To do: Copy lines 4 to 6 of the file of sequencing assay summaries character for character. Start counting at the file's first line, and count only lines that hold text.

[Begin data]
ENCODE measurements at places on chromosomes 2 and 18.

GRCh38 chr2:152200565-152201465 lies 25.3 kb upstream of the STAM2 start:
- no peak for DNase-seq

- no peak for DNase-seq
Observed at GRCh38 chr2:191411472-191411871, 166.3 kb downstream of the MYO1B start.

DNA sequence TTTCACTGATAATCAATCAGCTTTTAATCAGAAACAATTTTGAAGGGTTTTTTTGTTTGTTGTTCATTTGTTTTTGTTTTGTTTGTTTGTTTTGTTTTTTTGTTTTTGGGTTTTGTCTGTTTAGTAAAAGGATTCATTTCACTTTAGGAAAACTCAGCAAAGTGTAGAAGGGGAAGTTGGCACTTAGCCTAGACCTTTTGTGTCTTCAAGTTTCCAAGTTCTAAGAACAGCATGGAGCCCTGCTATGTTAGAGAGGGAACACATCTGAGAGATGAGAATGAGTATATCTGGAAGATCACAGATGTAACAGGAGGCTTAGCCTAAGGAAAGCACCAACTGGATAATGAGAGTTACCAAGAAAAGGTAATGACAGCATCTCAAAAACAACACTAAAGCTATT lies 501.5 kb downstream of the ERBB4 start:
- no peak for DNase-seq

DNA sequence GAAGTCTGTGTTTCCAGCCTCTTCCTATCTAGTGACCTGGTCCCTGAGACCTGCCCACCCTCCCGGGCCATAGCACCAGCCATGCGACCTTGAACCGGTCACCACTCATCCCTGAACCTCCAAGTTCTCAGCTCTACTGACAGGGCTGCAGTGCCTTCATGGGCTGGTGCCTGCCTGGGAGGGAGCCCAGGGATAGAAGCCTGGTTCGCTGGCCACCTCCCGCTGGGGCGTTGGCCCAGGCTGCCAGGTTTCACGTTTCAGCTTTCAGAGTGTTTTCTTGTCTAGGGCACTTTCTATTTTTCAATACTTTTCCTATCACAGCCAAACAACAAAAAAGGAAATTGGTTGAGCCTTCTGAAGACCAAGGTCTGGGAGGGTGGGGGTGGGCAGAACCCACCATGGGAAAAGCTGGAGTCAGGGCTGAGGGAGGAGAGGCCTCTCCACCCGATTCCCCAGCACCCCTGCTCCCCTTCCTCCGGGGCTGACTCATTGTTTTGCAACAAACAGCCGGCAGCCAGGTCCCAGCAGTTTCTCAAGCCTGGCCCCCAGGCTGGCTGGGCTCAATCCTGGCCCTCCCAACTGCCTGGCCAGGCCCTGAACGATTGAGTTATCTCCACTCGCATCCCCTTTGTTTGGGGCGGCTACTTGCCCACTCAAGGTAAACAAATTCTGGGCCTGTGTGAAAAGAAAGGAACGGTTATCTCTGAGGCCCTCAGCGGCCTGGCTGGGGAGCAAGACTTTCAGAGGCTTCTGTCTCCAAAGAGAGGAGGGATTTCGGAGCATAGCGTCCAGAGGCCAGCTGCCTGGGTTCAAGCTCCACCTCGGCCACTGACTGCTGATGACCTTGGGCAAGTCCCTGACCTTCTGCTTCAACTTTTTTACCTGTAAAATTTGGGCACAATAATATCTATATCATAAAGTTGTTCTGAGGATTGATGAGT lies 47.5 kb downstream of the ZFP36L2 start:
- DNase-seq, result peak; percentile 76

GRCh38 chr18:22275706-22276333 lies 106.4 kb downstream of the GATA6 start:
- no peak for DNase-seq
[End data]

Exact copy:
- no peak for DNase-seq
Observed at GRCh38 chr2:191411472-191411871, 166.3 kb downstream of the MYO1B start.

DNA sequence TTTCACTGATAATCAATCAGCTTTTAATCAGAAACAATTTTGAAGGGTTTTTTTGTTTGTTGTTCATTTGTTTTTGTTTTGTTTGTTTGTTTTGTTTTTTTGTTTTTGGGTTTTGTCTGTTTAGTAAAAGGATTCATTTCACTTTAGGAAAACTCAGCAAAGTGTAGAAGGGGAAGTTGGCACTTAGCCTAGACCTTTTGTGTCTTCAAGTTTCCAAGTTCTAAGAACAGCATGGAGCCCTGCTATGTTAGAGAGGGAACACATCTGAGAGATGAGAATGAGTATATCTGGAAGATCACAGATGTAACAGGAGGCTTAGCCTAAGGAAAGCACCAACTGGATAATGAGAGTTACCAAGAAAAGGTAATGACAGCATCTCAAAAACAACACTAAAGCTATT lies 501.5 kb downstream of the ERBB4 start: